Three Stars of the Game
Background: After each National Hockey League game — the local media votes for the ‘Three Stars of the Game’ — basically the Man of the Match — but as a treble!
First Star: Nicky Clark – in less then a half hour on the pitch, Clark had a bigger impact then the entire first eleven players listed on Ally McCoist’s incoherent team sheet. Clark actually came on & played in his natural position (a novel concept) & scored upon entering for the injured Ian Black. He was able to bring life & energy to a dreary match. By slotting into a forward role, Clark brought a focal point to Rangers attack, as Jon Daly finally had a partner to play off of. The positives didn’t last long, but there was a good five minutes when the Rangers attack actually looked competent.
Second Star: Fraser Aird – did he play well? Not really. Did you forget he was on the pitch for the middle 60 minutes of the game? Certainly, but did he score? Well, yeah — so there you go. In a performance that once again highlighted Ally McCoist’s inability to institute a structured approach to breaking down a stacked defence nor provide the players with a tangible reason to assert themselves – Aird sticks out as a positive for his opportune goal off of an unfortunate Brechin bounce. His all around performance was below average at best.
Third Star: Sebastien Faure – watching Faure come on for the injured Nicky Law was symbolic of everything that can frustrate you about McCoist’s approach this season. There are 54 points separating the two sides in the league table, the league is won, fans have been promised to see more youngsters in the line-up & Ally brings in a second holding midfielder to the match? With Rangers already winning & that new midfielder actually is a center back? Why not bring on Robbie Crawford? Even Arnold Peralta would have been suffice. Faure struggled for much of the match, as the vaunted collection of Brechin midfielders dictated the play from the center of the park & completely stalled any hopes of Rangers controlling the flow of play. Faure did get more comfortable as the match went on & deserves credit for being the point person on Nicky Clark’s goal – spraying the ball out to Daly who set up the go-ahead tally. Faure also should be acknowledged for his flexibility this season, as he has only played a handful of games in his natural position during his two years at Ibrox.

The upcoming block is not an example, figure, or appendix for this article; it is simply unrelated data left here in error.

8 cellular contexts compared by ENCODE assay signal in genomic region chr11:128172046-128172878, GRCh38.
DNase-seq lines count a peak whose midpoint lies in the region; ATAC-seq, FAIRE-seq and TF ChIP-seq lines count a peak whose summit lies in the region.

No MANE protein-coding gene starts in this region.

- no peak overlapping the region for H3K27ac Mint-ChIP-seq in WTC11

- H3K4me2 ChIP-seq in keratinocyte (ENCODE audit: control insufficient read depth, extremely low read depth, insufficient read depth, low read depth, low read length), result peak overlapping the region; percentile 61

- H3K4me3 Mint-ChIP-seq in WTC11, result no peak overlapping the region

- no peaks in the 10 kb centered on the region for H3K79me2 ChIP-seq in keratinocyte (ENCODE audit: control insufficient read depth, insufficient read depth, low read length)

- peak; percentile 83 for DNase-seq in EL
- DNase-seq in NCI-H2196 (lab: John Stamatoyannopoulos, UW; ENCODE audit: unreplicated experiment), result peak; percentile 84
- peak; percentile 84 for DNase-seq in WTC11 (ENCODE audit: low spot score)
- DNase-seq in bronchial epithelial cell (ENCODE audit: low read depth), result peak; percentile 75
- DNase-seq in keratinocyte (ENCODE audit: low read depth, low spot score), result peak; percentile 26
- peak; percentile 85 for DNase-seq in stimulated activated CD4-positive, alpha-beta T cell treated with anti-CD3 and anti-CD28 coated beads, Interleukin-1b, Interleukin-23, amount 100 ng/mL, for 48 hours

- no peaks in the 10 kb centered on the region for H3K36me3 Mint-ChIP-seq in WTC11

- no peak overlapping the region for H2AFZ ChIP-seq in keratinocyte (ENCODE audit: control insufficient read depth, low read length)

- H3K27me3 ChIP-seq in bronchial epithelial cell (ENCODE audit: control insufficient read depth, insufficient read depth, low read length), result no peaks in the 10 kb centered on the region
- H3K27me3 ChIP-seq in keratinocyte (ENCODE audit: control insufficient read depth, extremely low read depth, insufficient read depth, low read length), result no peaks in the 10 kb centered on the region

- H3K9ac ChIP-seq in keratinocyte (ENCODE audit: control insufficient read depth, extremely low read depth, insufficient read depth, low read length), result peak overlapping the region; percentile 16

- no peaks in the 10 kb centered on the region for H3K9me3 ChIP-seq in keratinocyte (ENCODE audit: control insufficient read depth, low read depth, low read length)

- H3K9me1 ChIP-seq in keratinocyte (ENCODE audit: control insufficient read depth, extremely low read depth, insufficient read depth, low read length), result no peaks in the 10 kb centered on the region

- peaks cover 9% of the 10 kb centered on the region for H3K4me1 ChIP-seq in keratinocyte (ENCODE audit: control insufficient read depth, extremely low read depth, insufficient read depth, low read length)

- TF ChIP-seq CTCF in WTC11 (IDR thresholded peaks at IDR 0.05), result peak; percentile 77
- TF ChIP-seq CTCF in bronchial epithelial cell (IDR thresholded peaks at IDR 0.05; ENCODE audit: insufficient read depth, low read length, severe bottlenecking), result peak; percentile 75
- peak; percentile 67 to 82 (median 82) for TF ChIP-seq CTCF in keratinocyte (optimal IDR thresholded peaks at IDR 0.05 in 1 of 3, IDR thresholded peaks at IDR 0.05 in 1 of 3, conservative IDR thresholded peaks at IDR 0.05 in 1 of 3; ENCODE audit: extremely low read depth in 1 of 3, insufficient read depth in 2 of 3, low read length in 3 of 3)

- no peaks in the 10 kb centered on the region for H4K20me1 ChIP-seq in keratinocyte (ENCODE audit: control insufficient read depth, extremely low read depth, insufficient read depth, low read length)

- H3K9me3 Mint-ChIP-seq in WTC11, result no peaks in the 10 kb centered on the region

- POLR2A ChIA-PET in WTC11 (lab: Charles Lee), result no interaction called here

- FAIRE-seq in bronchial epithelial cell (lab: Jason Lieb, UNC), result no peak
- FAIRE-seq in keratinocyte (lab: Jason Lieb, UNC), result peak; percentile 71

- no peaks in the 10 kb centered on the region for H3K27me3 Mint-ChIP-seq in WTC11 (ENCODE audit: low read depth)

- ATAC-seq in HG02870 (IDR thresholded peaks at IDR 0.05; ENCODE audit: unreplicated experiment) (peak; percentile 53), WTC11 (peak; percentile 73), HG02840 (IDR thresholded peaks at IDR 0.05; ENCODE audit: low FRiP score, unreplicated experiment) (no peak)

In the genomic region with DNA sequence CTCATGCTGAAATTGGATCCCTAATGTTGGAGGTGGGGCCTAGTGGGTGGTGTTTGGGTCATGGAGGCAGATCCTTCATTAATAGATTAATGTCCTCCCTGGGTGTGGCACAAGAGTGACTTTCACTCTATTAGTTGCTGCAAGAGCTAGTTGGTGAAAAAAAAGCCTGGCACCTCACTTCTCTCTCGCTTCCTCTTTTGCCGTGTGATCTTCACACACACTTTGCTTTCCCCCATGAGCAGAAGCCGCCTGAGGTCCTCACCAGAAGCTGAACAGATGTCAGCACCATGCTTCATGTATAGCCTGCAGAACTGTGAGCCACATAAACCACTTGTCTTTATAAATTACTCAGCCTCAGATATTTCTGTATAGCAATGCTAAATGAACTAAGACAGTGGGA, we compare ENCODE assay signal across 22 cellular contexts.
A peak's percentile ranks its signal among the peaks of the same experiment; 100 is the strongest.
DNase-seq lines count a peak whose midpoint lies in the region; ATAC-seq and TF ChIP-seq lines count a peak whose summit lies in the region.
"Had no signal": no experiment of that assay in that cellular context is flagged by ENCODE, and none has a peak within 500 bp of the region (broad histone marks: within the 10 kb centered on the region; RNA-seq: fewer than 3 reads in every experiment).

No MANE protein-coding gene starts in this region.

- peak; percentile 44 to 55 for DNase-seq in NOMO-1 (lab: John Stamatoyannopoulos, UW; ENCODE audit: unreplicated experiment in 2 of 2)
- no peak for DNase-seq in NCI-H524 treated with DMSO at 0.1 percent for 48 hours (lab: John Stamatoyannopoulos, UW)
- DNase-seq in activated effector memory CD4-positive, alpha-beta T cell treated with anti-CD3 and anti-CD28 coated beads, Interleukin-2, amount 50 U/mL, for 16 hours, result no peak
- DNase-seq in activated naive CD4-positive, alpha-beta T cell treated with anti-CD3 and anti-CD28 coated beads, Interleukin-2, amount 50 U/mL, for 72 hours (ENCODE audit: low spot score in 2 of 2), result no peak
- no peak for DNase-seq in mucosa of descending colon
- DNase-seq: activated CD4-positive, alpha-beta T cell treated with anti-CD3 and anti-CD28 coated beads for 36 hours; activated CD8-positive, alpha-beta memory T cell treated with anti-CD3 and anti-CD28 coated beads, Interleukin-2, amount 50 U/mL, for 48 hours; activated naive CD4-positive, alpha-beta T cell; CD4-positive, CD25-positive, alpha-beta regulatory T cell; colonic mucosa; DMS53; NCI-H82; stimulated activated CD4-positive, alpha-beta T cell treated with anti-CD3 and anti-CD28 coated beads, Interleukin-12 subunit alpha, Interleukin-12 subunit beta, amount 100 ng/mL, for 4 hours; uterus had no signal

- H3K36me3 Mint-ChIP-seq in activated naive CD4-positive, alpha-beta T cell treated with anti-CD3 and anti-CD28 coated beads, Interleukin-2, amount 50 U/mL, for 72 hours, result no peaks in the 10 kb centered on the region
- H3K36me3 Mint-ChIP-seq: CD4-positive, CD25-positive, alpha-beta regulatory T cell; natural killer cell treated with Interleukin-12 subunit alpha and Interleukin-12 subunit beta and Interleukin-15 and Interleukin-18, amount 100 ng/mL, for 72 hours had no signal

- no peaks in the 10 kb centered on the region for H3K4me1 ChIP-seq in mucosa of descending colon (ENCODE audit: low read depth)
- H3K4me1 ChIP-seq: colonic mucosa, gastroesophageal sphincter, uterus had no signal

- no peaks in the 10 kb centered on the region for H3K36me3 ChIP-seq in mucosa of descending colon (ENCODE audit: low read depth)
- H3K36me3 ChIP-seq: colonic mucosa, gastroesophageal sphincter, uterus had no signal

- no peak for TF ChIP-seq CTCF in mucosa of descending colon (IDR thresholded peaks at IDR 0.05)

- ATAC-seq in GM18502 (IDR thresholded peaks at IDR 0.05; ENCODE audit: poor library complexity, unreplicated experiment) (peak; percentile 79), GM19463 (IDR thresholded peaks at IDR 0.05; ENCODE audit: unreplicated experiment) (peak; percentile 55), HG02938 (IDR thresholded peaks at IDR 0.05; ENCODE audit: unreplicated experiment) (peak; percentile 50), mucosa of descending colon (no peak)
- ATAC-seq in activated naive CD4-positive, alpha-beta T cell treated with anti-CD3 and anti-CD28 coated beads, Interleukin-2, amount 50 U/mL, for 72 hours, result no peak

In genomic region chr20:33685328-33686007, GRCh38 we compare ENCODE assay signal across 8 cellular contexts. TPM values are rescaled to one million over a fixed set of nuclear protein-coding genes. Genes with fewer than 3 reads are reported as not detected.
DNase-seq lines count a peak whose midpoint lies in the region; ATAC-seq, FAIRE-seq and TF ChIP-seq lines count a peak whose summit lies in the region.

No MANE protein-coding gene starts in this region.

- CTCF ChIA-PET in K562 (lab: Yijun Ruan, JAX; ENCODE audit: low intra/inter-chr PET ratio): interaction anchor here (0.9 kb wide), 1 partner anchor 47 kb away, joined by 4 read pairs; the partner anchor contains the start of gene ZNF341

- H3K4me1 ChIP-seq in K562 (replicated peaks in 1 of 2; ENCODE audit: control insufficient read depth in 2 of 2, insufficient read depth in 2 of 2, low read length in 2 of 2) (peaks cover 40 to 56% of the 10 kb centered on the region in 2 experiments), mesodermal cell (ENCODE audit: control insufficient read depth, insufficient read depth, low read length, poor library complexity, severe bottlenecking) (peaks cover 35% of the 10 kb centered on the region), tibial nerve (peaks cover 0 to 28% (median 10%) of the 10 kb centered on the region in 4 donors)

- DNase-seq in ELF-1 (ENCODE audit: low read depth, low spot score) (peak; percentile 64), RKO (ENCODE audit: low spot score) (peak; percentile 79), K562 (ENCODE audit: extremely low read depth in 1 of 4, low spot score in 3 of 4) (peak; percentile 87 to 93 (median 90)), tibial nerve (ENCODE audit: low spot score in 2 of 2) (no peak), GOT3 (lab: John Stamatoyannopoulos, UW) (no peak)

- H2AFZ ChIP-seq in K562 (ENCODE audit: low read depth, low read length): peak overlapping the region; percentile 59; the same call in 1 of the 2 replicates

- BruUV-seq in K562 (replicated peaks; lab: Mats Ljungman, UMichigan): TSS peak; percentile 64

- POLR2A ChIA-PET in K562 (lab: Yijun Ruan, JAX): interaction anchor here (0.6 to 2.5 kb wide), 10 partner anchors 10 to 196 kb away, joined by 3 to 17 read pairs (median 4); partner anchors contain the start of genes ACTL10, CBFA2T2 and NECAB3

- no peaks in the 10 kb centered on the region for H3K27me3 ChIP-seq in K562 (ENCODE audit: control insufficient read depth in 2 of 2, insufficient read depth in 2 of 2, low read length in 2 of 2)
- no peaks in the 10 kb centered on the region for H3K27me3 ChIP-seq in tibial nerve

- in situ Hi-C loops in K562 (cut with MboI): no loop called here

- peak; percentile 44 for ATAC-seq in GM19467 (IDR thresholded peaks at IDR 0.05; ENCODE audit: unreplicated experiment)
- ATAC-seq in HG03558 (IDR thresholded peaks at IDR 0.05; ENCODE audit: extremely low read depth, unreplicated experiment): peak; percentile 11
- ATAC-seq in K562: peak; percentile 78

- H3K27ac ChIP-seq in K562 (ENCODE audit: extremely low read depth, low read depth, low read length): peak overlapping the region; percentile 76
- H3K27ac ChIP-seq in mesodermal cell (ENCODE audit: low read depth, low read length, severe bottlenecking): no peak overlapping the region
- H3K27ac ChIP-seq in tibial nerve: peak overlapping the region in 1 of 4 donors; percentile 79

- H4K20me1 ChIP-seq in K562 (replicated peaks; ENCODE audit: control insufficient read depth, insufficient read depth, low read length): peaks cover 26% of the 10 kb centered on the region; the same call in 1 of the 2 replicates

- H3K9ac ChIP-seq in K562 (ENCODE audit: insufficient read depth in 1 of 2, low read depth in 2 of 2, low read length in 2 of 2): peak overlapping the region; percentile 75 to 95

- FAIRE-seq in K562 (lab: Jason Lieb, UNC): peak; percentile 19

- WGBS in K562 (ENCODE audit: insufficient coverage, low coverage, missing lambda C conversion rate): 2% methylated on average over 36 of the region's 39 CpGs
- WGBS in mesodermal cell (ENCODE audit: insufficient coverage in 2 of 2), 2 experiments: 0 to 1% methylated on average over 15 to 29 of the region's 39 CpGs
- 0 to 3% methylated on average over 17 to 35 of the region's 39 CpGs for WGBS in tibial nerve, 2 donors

Richard Foster wasn’t bad & I really wanted to include this photo with the hedge.
Dean Shiels got paid today to play football. Really, he did. The fact that he was pointless at best, horrible at worst makes you truly question the construction of this team as it ‘prepares’ for next season in the Scottish Championship…Callum Gallagher’s impact on the match was minimal as he was completely wasted on the right side of midfield. He did make attempts to be aggressive & carry the play but had little support from those around him. Correct me if I’m wrong, but isn’t Gallagher a forward? So that’s why he’s started games two in a row, crow-barred into the midfield….because that worked so well with Andy Little? OK, that makes sense…..The Bilel Mohsni adventure goes on as he continued his habit of turning the ball over constantly out of the back whilst mugging for the crowd & for the cameras. Even though he was strong again in the air, he was beaten to the ball on Brechin’s goal. It’s a little nerve-wracking to think of Mohsni being relied upon to be rock steady vs. Raith Rovers & Dundee United. His calamity may become brighter under the spotlight of those momentous cup-ties….Jon Daly was once again ineffective whilst left alone up top. His lack of pace & his inability to get involved in the flow of play unless the ball is hurled up to him in the box left him isolated on an island as the midfield struggled to gain control of the match. Notice he did come to life almost immediately after Nicky Clark was thrust onto the field as he made a great pass on the assist of Clark’s goal. Like Gallagher, it is difficult to blame Daly for has poor play – he’s put into a position to fail rather then succeed due to decisions made by the manager.